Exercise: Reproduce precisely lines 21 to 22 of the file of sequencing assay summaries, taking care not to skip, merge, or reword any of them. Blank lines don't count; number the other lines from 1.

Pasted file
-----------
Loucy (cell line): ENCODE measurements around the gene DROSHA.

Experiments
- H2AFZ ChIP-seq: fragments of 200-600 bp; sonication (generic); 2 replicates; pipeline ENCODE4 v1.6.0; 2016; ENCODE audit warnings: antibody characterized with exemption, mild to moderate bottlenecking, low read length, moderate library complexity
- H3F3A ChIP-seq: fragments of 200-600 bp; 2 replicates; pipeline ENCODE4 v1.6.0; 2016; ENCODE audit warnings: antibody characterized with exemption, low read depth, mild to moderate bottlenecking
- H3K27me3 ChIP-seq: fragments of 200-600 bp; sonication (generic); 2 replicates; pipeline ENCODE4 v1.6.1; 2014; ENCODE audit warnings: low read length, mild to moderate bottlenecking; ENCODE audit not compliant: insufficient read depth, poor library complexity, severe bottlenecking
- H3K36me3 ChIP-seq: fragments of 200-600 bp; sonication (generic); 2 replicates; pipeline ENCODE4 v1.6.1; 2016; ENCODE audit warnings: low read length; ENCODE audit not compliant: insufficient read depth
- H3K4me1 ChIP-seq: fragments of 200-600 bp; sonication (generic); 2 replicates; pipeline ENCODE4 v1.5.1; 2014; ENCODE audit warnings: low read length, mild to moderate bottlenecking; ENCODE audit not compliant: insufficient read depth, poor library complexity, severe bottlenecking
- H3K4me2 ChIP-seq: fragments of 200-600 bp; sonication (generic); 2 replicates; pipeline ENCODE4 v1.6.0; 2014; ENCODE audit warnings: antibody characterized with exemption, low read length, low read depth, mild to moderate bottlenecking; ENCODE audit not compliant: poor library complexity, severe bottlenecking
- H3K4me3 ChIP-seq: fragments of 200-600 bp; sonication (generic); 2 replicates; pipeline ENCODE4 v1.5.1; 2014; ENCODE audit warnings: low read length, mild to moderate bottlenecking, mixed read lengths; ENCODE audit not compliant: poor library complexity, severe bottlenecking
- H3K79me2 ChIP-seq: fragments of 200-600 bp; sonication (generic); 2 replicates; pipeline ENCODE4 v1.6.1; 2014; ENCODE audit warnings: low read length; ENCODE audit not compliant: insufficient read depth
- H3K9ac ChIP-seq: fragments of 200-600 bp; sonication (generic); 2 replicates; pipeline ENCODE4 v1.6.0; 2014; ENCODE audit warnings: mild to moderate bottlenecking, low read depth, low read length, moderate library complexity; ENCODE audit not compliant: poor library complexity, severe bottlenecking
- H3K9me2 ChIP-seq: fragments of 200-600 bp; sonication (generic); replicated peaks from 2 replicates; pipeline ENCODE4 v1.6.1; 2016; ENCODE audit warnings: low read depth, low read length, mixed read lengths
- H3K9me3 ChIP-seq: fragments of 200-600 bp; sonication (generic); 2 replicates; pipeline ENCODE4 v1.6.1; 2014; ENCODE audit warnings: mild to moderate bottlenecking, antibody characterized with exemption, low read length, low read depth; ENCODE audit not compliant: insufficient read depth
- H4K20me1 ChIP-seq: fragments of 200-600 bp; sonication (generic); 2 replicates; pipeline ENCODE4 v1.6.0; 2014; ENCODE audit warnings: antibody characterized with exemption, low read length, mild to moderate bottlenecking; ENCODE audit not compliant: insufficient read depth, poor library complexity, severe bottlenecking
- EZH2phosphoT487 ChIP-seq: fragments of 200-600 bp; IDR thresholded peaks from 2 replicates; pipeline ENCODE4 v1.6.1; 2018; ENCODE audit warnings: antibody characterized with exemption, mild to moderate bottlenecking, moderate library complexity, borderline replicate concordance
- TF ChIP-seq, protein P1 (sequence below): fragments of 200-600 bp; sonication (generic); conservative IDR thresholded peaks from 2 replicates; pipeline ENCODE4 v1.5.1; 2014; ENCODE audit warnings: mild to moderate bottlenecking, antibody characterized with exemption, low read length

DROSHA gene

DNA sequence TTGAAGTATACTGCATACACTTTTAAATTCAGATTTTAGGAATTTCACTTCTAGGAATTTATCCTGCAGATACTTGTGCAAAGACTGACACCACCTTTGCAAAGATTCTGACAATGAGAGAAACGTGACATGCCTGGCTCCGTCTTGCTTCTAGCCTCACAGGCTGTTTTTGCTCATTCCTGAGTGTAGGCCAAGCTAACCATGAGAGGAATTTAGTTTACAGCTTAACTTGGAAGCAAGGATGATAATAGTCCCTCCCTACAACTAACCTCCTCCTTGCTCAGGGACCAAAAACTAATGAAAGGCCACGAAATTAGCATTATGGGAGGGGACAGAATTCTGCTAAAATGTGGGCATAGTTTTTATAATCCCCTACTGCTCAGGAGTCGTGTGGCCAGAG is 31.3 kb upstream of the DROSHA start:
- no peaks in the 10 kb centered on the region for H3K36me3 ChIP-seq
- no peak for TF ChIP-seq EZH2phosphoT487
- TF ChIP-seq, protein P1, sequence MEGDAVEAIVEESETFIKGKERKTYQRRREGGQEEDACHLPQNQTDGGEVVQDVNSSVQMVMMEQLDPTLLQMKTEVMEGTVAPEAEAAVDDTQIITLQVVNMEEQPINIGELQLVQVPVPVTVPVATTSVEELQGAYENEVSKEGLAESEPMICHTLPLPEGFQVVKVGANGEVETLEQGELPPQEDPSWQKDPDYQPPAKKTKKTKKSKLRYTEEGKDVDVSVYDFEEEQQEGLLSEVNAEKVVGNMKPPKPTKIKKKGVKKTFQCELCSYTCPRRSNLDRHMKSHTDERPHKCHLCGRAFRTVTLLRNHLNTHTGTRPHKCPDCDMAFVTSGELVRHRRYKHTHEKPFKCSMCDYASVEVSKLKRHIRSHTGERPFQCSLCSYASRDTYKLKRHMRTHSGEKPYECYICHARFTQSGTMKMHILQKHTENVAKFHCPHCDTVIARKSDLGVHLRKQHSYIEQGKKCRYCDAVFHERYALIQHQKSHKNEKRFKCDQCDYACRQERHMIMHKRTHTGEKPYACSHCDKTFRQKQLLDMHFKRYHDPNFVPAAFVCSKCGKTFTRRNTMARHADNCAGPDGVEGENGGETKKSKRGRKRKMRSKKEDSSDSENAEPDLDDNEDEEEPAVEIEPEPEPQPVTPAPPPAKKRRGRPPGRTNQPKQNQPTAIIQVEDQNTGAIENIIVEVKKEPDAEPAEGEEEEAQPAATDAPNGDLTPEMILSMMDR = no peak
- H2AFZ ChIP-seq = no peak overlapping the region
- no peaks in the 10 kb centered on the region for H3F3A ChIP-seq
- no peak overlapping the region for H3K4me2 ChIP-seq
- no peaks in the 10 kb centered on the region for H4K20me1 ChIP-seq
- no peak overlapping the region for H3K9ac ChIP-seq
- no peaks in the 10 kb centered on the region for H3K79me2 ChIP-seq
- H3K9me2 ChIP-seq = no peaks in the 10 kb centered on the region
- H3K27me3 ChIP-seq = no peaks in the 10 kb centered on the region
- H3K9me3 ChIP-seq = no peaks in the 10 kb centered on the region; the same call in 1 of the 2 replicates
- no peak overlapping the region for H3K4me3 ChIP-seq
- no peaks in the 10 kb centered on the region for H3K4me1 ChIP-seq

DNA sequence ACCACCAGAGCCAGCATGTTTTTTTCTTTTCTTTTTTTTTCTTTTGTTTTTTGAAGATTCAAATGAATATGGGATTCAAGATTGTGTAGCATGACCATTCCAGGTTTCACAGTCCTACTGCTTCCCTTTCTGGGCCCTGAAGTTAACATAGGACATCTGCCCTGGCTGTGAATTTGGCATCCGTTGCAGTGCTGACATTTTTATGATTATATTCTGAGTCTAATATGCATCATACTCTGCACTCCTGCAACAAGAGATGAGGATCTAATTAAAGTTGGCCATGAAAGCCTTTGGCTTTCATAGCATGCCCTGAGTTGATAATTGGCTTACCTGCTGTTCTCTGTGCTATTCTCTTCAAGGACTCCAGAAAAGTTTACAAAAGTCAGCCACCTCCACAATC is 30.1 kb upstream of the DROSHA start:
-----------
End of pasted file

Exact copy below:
- TF ChIP-seq, protein P1, sequence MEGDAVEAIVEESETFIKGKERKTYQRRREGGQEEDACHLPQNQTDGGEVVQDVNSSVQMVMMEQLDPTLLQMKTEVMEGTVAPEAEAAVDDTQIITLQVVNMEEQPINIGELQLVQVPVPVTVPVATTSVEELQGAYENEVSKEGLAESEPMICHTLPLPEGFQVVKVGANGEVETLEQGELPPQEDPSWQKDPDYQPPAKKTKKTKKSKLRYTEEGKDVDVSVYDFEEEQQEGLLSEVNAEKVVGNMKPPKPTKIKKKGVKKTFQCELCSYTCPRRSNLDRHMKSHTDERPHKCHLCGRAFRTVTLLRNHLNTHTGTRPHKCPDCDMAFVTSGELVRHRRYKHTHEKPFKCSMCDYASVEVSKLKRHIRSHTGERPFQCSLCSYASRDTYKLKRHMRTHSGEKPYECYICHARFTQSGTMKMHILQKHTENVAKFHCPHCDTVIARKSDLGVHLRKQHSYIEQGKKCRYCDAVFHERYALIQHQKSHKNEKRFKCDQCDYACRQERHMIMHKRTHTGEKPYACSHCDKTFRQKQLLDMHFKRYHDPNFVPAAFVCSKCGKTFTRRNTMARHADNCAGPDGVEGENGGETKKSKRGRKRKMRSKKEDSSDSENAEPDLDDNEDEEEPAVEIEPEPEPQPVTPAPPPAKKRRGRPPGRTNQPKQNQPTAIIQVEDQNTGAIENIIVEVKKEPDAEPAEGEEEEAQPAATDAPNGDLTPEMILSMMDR = no peak
- H2AFZ ChIP-seq = no peak overlapping the region